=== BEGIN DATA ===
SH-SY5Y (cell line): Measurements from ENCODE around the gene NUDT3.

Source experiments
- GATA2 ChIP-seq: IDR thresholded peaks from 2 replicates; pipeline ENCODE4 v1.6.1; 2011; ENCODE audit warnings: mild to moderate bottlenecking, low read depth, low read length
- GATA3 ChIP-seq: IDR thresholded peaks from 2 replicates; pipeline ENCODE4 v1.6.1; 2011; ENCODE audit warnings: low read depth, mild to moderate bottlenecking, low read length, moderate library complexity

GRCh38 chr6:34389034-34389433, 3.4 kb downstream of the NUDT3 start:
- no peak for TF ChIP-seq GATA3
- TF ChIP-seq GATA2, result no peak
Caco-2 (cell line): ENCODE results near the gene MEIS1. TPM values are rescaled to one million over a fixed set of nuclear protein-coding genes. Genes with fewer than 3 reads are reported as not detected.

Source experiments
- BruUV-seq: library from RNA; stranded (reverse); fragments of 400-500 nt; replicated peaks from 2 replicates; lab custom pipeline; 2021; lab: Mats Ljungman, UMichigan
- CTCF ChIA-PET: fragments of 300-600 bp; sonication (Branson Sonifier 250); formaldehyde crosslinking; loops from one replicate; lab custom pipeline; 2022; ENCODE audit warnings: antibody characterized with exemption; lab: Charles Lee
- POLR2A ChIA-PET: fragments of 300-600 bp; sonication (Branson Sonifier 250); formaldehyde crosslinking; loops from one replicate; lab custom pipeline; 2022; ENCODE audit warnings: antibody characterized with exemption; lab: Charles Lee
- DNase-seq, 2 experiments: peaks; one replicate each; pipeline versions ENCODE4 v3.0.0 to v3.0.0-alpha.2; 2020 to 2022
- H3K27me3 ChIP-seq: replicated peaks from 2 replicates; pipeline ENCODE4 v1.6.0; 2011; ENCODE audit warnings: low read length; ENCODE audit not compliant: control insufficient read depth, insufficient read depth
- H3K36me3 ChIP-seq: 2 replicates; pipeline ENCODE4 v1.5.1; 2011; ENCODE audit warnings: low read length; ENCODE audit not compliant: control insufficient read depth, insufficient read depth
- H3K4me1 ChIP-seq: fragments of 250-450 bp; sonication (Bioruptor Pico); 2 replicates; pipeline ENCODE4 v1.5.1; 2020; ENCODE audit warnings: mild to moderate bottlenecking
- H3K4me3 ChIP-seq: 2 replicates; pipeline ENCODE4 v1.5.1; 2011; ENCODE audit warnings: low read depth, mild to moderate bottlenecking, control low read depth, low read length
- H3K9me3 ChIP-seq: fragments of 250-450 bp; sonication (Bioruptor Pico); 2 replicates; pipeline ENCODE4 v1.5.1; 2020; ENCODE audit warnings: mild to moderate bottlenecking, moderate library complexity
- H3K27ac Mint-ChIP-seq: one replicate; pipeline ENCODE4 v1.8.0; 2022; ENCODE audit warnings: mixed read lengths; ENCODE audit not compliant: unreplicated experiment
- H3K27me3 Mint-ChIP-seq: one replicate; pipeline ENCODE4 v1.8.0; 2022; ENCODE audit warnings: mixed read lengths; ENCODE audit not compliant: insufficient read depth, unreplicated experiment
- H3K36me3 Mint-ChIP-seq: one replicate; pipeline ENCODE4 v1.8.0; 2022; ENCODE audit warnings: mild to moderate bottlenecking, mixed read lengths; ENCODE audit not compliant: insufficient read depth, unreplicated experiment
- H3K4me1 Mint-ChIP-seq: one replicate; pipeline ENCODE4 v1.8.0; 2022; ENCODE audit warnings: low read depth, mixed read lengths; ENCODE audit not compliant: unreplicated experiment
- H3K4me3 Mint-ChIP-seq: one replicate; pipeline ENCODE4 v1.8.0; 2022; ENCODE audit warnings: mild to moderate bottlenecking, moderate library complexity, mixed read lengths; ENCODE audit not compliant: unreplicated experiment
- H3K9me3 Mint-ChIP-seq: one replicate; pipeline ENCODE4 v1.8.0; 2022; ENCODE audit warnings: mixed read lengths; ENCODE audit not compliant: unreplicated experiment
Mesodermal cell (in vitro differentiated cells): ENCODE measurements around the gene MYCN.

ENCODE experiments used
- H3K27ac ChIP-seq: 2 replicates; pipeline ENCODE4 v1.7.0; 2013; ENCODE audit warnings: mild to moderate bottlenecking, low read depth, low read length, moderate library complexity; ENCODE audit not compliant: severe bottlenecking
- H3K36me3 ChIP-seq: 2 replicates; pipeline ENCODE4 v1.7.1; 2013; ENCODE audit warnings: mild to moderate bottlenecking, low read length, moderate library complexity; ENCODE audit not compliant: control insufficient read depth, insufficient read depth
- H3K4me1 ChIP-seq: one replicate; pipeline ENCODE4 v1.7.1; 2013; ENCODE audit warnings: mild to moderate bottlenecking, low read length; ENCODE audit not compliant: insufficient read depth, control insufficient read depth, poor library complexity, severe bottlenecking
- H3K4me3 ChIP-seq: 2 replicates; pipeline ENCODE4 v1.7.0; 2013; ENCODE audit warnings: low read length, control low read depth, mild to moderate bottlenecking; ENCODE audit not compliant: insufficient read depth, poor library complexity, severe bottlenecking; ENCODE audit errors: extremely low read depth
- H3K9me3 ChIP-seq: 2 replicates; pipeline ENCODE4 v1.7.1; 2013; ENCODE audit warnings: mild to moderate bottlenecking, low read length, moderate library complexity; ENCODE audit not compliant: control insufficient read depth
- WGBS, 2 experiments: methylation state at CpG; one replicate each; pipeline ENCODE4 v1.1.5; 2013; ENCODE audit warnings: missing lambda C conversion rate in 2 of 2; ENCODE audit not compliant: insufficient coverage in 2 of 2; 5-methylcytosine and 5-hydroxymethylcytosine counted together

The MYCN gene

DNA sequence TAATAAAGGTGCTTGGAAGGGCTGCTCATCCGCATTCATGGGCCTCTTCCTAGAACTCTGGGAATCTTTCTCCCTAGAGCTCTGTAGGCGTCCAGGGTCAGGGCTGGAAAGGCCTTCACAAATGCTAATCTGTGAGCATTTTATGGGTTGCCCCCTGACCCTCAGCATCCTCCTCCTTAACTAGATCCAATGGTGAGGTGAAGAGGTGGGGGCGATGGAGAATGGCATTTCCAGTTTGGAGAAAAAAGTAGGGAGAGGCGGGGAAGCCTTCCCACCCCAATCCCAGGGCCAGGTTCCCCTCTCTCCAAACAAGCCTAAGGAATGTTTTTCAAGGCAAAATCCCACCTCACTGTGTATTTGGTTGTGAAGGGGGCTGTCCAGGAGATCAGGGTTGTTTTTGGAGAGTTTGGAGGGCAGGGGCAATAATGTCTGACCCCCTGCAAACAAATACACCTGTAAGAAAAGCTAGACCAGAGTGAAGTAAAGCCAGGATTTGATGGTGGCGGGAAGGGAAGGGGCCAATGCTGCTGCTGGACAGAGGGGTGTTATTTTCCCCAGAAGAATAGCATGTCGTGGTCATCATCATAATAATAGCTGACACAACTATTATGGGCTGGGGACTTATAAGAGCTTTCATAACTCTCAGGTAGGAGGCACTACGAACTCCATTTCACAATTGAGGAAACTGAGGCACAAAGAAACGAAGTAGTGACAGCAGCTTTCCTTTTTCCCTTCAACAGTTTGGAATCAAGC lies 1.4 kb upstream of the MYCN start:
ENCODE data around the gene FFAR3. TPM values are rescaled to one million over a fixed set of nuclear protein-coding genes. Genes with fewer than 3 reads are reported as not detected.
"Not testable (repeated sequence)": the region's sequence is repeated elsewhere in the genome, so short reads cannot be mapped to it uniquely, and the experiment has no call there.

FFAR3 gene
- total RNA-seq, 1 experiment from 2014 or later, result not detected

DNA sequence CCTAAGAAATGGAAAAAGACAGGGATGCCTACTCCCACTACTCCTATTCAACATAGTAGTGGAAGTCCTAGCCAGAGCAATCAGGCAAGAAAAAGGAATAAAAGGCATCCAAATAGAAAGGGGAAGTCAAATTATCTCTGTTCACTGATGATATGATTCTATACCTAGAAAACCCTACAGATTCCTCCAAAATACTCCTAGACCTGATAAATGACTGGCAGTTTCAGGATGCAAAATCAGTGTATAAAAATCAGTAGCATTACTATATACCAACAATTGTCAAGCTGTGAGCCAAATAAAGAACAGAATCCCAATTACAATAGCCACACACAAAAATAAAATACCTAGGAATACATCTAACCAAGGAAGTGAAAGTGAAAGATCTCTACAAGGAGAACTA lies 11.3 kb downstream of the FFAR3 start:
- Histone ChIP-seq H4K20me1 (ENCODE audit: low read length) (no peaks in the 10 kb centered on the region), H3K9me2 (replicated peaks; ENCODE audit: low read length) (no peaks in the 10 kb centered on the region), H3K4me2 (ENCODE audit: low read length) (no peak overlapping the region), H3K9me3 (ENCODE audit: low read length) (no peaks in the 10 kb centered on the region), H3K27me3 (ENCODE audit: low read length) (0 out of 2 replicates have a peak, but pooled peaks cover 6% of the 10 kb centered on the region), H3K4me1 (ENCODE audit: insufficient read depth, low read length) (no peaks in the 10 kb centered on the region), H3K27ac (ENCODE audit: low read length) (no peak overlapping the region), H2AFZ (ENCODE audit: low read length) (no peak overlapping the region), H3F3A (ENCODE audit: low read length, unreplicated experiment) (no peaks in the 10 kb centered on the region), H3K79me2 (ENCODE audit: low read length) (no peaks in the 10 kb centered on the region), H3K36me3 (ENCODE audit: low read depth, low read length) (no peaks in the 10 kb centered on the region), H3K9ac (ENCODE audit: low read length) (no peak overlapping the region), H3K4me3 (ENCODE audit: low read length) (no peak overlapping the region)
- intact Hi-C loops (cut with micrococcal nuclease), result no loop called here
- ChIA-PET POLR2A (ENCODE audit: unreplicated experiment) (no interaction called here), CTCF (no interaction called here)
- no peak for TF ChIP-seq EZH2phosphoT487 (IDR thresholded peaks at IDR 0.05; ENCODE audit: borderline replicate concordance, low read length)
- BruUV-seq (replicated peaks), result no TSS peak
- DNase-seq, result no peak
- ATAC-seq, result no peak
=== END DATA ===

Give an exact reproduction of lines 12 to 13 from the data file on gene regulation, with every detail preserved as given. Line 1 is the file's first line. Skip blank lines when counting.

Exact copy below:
- POLR2A ChIA-PET: fragments of 300-600 bp; sonication (Branson Sonifier 250); formaldehyde crosslinking; loops from one replicate; lab custom pipeline; 2022; ENCODE audit warnings: antibody characterized with exemption; lab: Charles Lee
- DNase-seq, 2 experiments: peaks; one replicate each; pipeline versions ENCODE4 v3.0.0 to v3.0.0-alpha.2; 2020 to 2022